Having sold Fabinho and Jordan Henderson to clubs in Saudi Arabia for a combined £52m, Liverpool may have been tempted when Al-Ittihad bid £150m for Mohamed Salah in the summer. The club rejected the offer outright, with Jürgen Klopp saying the forward is “essential to everything we do”. The manager went so far as claiming that “the answer would be no” to any bid from Saudi Arabia. It was quite the claim given the sums spent this summer, but Salah’s superb start to the season suggests his manager’s steadfast stance was correct.
The sum was vast and Salah is 31 years old with two years to run on his current deal, but Liverpool were right not to cash in on the Egyptian. For a start, the offer came too late in the window for Liverpool to secure a replacement. And, more importantly, Salah has been brilliant this season, either scoring or setting up a goal in each of Liverpool’s five league matches so far.
Salah has scored twice – in wins against Aston Villa and Bournemouth – as well as laying on four assists, a return no player in the league can better. He ranks 10th in the division for key passes (12) and top for big chances created (six). Despite the abundance of attacking players at Klopp’s disposal, Salah is undroppable when fit. Darwin Núñez, Cody Gakpo, Diogo Jota and Luis Díaz are effectively fighting over the two remaining spots in the Liverpool forwardline.
Salah has always been prolific for Liverpool – he scored 32 goals in his debut campaign, winning the first of his three golden boots in the Premier League – but his focus has shifted subtly this season. Again, his creativity is nothing new – he has reached double figures for assists in four of his six full Premier League seasons at Liverpool – but his role as a facilitator rather than a finisher has been especially pronounced this season.
As age begins to catch up with him, and the range of attackers in the Liverpool squad expands, the forward is increasingly finding teammates rather than going for goal himself. When Trent Alexander-Arnold moved into midfield at the tail end of last season, Salah often sought to pull further wide to open up more space in the final third. With markers dragged out of position, Salah could use his vision to pry apart defences. It’s no wonder five of his 12 assists last season came in his last 10 league games, once Alexander-Arnold had pushed forward.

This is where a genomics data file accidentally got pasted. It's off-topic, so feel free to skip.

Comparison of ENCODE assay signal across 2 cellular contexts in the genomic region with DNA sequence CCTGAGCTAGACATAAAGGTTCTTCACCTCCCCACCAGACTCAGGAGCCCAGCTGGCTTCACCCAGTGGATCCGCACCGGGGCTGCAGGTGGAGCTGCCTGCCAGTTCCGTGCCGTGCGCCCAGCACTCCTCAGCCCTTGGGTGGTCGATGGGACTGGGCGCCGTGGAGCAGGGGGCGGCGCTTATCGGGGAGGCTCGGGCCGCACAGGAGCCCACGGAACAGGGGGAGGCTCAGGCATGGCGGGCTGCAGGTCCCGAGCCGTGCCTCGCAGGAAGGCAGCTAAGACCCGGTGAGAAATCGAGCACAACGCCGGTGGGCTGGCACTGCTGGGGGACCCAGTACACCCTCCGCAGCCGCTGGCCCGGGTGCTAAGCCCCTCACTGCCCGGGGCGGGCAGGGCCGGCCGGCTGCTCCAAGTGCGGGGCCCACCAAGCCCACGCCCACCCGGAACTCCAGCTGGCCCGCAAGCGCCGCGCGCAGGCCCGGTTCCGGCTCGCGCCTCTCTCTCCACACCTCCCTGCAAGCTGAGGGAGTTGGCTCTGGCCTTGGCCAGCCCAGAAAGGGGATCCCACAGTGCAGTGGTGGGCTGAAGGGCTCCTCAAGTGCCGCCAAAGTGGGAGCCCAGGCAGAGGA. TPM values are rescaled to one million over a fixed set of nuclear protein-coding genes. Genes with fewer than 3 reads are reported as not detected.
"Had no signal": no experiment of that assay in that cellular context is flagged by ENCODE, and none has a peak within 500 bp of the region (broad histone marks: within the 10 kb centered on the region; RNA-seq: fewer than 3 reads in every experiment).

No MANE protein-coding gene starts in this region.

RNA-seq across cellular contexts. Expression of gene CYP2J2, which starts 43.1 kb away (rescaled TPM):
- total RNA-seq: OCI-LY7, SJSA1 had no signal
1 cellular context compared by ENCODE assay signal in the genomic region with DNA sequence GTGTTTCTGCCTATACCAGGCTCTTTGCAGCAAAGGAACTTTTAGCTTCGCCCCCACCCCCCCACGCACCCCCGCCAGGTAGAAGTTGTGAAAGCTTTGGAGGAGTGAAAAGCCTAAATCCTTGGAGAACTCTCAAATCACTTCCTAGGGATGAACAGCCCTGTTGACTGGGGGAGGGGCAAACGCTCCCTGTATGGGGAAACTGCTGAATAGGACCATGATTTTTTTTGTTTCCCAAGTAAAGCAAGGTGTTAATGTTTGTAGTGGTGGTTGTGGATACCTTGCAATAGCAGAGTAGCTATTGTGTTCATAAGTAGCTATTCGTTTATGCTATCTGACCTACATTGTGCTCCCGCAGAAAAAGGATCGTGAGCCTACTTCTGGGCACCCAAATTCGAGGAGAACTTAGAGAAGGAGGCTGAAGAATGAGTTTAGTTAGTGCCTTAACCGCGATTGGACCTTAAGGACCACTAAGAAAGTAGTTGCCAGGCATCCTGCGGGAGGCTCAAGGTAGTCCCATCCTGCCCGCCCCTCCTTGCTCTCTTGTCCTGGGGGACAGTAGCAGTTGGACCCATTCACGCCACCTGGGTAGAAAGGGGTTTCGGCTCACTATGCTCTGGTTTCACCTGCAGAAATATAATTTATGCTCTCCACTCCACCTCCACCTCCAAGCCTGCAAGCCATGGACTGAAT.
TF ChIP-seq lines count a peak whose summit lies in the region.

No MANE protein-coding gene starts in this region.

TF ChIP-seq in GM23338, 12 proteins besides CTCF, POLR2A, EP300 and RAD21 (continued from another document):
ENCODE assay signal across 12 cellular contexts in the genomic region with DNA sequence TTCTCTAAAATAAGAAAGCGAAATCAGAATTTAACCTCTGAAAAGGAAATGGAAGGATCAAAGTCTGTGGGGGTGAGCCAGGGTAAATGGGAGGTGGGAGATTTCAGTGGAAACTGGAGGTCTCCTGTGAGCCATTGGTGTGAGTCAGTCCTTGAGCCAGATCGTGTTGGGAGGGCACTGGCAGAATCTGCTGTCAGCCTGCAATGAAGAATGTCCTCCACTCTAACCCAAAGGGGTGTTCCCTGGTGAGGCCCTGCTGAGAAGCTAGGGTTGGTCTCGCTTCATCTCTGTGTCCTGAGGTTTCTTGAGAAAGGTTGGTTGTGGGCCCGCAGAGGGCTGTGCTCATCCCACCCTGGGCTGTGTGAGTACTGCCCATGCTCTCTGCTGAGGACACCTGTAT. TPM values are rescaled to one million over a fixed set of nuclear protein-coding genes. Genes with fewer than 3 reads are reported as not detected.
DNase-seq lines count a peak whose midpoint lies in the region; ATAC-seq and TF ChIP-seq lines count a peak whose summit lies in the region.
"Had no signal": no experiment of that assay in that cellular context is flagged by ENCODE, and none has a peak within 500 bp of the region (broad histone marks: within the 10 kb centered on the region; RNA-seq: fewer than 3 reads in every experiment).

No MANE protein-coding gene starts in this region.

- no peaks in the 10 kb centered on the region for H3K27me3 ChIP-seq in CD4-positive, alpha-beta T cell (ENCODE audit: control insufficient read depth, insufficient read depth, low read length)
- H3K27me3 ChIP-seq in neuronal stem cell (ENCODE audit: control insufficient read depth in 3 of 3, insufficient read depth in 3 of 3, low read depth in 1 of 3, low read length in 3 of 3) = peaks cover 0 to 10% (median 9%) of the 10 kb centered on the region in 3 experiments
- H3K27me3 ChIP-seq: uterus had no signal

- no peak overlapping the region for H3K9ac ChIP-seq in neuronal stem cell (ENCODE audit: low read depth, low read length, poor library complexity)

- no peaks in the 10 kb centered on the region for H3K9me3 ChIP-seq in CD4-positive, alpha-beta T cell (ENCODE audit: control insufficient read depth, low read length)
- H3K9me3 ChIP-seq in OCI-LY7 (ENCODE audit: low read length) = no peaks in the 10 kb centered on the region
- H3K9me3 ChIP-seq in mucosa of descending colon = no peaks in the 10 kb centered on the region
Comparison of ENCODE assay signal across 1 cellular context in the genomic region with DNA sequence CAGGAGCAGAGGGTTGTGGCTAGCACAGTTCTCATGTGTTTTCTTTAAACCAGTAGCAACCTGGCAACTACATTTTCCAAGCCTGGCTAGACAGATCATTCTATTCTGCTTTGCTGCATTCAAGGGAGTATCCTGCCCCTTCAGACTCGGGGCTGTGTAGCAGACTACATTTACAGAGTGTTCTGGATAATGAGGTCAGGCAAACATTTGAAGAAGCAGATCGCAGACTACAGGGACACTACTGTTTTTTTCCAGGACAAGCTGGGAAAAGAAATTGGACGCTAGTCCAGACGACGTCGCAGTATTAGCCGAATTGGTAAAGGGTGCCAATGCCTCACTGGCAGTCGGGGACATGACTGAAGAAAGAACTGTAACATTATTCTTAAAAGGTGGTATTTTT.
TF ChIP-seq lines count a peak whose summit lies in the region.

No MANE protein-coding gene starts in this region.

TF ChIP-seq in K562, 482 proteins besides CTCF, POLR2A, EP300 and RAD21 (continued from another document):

While perhaps a little more subtle this season, Alexander-Arnold is still given license to move further upfield, meaning Salah is again stationed wider than in previous seasons. Much was made of Alexander-Arnold’s move into midfield last season and how it helped the right-back maximise his creativity, but the shift has also opened up new opportunities for Salah on the right flank.
The sample size is small but, as his role on the pitch has changed, so have his statistics. So far this season Salah has made just 6.8 touches per game in the opposition’s box – his lowest in a Premier League campaign. He is as destructive as ever but he is tearing into opponents in a different way. His average of 2.5 key passes per game this season is his highest in a Premier League campaign, with his tally of 3.1 shots per game his lowest. Salah still has an eye for goal when possible but, as his focus turns to creating chances, he makes more passes and takes fewer shots.
The introduction of Dominik Szoboszlai has also affected Salah’s role. The Hungary captain, signed from RB Leipzig in the summer for £60m, operates between the midfield and attack. He is exactly the type of player Liverpool have lacked in recent seasons. His presence provides an extra threat going forward and gives Salah another teammate to pick out.
Salah has been directly involved in half of Liverpool’s 12 goals this season, so he evidently remains the team’s most important attacker, if not their most important player – “essential to everything we do” as Klopp put it. Questions can be asked about whether Gakpo or Nuñez should lead the line, or whether Jota or Díaz should start from the left, but there is no chance Salah will be dropped any time soon.
Liverpool’s decision to turn down a bid of £150m for a player in his 30s was a clear sign of Salah’s standing. His performances on the pitch are justifying that faith. If Liverpool are to challenge Manchester City for the title, they need to hold on to Salah.